Queen’s Park is located in the south side of Glasgow. (For more information about this park and the surrounding area, see ‘Queen’s Park‘ on The Glasgow Story website, and ‘Queen’s Park: A short history‘, on the Friends of Queen’s Park website). Members of this literary institute were most likely part of the congregation of Queen’s Park St. George’s United Presbyterian Church, which was located on Langside Avenue. (For more information on this church, see ‘Queen’s Park UP Church‘ on The Glasgow Story website).
According to the printed ‘Constitution’ ([1874-1875 session?]) for this group, the society was called the Queen’s Park United Presbyterian Church Young Men’s Literary Institute (later, it would be called the Queen’s Park U.P. Church Literary Institute). Its object was to encourage its members’ improvement and a sense of conviviality. The group met every other Monday at 8pm from October until March.
To give a snapshot of this society, in the 1902-1903 session, the group met in the church Class Room on Monday evenings (an increase from the bi-weekly meetings in the 1870s) at the church. Meetings during the session included a lecture, five debates, 16 essays, and one Musical Evening. In the Annual Report for this session, the secretary reported that there was an average of 63% of the members (or 25.9 Ordinary Members) present at the 21 meetings held that year. At the end of March, there were 27 Honorary Members, and a total of 53 Ordinary Members (18 of which were new that session) on the roll. After calculating the number of resignations (n. 7) and deaths (n. 1), there were in total 45 members.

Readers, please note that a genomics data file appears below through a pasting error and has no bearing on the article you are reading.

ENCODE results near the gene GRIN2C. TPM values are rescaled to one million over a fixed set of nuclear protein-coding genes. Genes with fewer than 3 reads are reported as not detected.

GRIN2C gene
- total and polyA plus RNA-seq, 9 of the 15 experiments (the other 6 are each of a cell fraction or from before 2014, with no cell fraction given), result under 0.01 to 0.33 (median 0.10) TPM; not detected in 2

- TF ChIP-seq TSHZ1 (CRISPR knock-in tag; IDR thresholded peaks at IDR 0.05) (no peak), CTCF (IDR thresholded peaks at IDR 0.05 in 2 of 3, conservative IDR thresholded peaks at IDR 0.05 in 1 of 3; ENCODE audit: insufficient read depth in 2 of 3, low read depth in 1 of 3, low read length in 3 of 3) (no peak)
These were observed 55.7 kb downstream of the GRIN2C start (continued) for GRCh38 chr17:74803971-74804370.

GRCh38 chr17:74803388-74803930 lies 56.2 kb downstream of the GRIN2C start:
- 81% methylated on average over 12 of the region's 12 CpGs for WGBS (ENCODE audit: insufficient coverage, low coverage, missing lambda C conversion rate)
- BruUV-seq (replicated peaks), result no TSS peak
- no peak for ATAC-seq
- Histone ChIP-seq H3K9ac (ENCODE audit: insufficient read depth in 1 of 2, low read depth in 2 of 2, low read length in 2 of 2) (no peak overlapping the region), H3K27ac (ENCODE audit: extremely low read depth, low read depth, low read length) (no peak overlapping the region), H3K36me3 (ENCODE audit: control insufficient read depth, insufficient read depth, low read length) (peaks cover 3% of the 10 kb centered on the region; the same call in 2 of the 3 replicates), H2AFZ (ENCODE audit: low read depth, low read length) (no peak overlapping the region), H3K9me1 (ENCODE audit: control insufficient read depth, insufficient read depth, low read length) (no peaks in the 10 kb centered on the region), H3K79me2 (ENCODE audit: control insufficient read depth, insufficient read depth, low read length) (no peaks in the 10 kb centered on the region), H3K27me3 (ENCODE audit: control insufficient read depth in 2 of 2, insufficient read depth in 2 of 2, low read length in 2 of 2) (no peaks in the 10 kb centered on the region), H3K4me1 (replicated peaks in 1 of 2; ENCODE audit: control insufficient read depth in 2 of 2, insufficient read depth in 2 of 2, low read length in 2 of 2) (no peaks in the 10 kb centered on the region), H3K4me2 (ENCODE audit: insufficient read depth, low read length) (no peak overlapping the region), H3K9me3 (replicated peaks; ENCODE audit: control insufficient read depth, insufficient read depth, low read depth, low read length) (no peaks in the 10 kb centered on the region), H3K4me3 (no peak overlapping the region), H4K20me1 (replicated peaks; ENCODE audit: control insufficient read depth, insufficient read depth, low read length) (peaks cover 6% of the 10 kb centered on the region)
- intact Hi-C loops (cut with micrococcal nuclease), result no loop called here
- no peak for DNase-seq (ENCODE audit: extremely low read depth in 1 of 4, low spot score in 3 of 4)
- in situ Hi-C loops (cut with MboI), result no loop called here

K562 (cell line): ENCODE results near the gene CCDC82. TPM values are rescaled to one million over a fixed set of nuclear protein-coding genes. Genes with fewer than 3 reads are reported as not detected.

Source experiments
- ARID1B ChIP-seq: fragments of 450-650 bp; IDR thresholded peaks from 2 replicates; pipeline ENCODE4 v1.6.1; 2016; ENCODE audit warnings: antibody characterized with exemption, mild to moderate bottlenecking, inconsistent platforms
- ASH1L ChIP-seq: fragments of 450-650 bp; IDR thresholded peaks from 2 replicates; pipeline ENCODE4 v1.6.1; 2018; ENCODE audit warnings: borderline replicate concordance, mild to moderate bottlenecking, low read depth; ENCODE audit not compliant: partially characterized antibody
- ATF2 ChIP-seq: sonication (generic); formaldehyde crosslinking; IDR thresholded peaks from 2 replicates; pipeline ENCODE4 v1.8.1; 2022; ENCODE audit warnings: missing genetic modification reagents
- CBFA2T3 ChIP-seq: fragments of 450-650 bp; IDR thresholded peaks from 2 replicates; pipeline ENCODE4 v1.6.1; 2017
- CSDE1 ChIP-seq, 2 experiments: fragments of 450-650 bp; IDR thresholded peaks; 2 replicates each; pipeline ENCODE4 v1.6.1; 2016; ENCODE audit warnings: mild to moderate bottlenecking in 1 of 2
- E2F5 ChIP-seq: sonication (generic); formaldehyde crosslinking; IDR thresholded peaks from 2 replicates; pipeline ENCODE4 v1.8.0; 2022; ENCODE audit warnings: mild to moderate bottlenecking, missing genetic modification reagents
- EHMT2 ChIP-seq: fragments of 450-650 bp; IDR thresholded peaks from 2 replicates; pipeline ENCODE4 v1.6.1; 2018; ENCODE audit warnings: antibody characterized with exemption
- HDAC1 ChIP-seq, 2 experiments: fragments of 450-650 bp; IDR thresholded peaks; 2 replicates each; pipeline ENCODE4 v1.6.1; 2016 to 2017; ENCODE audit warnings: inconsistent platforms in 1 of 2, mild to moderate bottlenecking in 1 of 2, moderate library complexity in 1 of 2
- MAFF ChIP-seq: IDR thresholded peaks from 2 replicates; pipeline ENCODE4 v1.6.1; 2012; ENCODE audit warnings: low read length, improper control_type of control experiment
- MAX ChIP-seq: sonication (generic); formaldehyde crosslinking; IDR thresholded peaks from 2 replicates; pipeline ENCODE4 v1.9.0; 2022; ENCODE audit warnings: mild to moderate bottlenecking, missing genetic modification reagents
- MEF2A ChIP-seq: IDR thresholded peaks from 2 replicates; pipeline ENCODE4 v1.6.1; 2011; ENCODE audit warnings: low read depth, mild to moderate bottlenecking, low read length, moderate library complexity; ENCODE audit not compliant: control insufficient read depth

To compare, the annual report for the 1913-1914 session shows that there was an average attendance of 28.4 members at the meetings, and 28 Honorary Members and 57 Ordinary Members on the roll, thus this group appears to have been growing during the early decades of the twentieth century. Without any extant membership rolls, it is unknown if this society ever allowed women to join.
Members of the group produced a magazine between 1874 and 1878 that included original essays, poems and artwork (see ‘Additional Notes’ below). It appears that a magazine was started again in February of the 1913-1914 session, but it does not seem to have survived (Minute entry, 30 March 1914, Glasgow, Queen’s Park, St. George’s UP, UF Church, Latterly Camphill Queens Park, Literary Institute Minutes, 1909-20).
Date of Existence
Source of Information
1. The Queen’s Park Literary Institute Magazine, 1874, 1875, 1877-78 (GCA, CH3/1471/42-44);
2. Literary Institute syllabus, 1875-1912 (GCA, CH3/1471/45);
3. Glasgow, Queen’s Park, St. George’s UP, UF Church, Latterly Camphill Queens Park, Literary Institute Minutes, 1903-09; 1909-20; 1921-27 (GCA, CH3/1471/39-41)
Glasgow City Archives
(See Source of Information)
See also John Street U. P. Church Literary Institute, with whom they had joint debates in the 1870s, Govanhill Literary Association, with whom they had a joint debate in 1889, Pollokshields Free Church Literary Institute, Queen’s Park Free Church Literary Society, Camphill United Presbyterian Church Literary Institute, Langside Hill United Free Church Literary Institute, and Pollokshields Parish Church Literary Society, with whom this society held joint debates in the late nineteenth and early twentieth centuries.